The extended range is achieved through the use of folding glide fins, which allow the projectile to glide from the top of a ballistic arc towards the target.
It has a multi-function fuze that can be programmed to explode in the air, once it hits a hard surface, or after it penetrates inside a target.
One Excalibur projectile can accurately hit an intended target that would require the use of between 10 and 50 unguided artillery rounds.
The enhancement of the M-109A8 and its ammunition are part of the work spent by the Army’s Cross Functional Team (CFT) focused on Long Range Precision Fires.
The Extended Range Cannon Artillery (ERCA) that began firing trials in March uses a longer barrel, redesigned chamber, and breech, to withstand the higher pressure generated during the firing that accelerates the rounds that long range.
The M-109A8 will use new types of ammunition to match those pressures and the firing rate of 6-10 rounds per minute.
To achieve this rate the gun will require semi- or fully-automated ammunition handling.
The system is expected to get an autoloader, a new fire control system and be able to use the XM-654 supercharge and new XM-1113 rocket-assisted projectile (RAP) that provides 20 percent more impulse, compared to current RAP (M549A1), both designed to fire projectiles over twice the current range they reach now.
Both were developed and tested with the towed variant of the XM-907 cannon (M-777ER).
The XM-1113 has already demonstrated 30 percent range extension (40 km) at a mean miss distance (CEP) of 20 meters fired current M-109A7 Paladin 155mm guns.
With longer range, high mobility and lower cost per shot ERCA will become the US Army’s ‘tactical weapon’ against enemy anti-access and area denial (A2AD) systems, providing the ground forces with a capability to defeat enemy air defenses and command and control elements farther away from enemy artillery.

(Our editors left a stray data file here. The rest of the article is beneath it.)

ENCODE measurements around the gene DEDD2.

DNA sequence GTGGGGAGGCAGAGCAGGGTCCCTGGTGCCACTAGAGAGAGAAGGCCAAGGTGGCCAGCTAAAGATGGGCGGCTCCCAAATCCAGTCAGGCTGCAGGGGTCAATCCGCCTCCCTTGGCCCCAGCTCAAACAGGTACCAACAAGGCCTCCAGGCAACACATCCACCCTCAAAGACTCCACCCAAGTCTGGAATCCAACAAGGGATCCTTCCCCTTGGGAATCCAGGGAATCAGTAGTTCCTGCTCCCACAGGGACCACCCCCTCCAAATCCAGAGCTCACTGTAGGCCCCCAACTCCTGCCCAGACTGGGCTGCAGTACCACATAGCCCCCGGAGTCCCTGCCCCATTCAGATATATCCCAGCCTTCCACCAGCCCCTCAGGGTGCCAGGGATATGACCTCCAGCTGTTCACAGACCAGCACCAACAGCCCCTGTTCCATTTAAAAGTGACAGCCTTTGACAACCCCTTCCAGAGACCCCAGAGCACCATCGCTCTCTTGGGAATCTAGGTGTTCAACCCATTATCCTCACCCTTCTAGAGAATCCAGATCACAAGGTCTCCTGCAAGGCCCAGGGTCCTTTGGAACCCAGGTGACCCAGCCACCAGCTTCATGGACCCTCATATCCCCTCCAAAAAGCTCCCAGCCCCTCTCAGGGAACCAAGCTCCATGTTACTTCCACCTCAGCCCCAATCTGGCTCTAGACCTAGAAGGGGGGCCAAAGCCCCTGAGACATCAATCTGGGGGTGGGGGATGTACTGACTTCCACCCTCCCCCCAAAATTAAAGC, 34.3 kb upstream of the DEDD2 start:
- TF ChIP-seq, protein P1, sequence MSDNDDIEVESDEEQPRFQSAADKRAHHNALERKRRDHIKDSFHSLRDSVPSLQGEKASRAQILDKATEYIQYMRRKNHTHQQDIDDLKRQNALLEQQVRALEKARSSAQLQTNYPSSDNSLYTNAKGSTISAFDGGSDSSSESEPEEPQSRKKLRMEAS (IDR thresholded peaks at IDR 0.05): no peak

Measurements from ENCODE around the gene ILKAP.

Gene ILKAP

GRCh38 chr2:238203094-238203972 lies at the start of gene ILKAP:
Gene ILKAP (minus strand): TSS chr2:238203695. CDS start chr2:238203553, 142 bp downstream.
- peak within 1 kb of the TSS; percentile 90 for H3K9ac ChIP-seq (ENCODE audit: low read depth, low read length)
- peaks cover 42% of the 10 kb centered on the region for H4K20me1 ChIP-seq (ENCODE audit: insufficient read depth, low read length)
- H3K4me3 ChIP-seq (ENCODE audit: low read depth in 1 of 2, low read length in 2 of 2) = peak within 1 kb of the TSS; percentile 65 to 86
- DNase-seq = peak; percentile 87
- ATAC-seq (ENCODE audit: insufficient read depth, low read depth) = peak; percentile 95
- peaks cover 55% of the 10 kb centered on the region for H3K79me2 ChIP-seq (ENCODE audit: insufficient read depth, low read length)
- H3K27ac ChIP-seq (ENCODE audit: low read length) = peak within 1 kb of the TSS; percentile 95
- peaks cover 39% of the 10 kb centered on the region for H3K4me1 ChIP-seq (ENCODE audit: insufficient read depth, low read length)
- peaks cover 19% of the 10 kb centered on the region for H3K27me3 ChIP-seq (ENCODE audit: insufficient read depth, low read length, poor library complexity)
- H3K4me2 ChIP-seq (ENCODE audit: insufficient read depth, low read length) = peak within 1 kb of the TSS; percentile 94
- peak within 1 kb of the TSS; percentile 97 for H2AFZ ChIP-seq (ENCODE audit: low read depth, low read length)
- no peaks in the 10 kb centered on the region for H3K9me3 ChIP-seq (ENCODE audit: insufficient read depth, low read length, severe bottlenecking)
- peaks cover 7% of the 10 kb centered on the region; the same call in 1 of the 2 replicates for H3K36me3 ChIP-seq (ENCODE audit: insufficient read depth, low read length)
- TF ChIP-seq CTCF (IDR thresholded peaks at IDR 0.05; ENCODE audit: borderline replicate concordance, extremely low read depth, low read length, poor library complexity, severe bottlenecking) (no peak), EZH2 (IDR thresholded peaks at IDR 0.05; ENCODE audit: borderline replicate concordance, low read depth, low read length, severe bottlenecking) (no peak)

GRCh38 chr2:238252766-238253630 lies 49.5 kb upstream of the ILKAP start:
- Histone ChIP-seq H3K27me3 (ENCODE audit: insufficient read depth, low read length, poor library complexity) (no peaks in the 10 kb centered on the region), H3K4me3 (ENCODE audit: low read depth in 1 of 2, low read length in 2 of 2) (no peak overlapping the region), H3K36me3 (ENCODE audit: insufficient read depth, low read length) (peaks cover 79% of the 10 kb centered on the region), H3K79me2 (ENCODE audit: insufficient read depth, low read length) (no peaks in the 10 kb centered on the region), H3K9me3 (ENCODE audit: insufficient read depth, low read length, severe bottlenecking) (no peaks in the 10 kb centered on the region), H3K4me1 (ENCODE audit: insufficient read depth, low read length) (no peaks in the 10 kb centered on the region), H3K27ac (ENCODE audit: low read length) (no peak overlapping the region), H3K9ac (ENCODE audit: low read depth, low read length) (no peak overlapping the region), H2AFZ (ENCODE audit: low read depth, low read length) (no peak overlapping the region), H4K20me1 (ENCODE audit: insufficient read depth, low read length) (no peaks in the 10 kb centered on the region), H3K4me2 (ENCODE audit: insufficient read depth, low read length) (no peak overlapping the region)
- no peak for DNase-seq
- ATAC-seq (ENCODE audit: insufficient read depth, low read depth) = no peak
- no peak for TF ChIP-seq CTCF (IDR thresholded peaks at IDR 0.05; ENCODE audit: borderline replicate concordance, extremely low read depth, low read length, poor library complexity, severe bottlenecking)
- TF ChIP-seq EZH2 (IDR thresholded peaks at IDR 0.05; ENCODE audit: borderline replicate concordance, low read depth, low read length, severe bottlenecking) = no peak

Unlike the current artillery which is too close and vulnerable to enemy attack, this concept of operations is intended to support mechanized forces and infantry from stand-off range.
Longer range precision fire can hit enemy troop concentrations, supply lines, and equipment essential to a coordinated attack while allowing forces to stay farther back from the incoming enemy fire.
ERCA is one of several current initiatives intended to address this. Accordingly, the Army is now prototyping artillery weapons with a larger caliber tube and new grooves to hang weights for gravity adjustments to the weapon – which is a modified M777A2 mobile howitzer.
The new ERCA weapon is designed to hit ranges greater than 70km, Army developers said.
The modification adds 1,000 pounds to the overall weight of the weapon and an additional six feet of cannon tube.
The ERCA systems also uses a redesigned cab, new breech design and new “muzzle brake,” the official explained.
“The ERCA program develops not only the XM907 cannon but also products, such as the XM1113 rocket assisted projectile, the XM654 supercharge, an autoloader, and new fire control system,” an Army statement said.
As part of an effort to ensure the heavy M777 is sufficiently mobile, the Army recently completed a “mobility” demonstration of ERCA prototypes.
The service demonstrated a modified M777A2 Howitzer with an integration kit for the mass mock-up of the modified XM907 ERCA cannon at Yuma Proving Ground, Arizona.
“Their [user] concern is that when the self-propelled program is done they will be left with a towed cannon variant that they can’t tow around, which is its number one mode of transportation,” David Bound, M777ER Lead, Artillery Concepts and Design Branch, which is part of the Armament Research, Development and Engineering Center, or ARDEC, said in an Army statement earlier this year.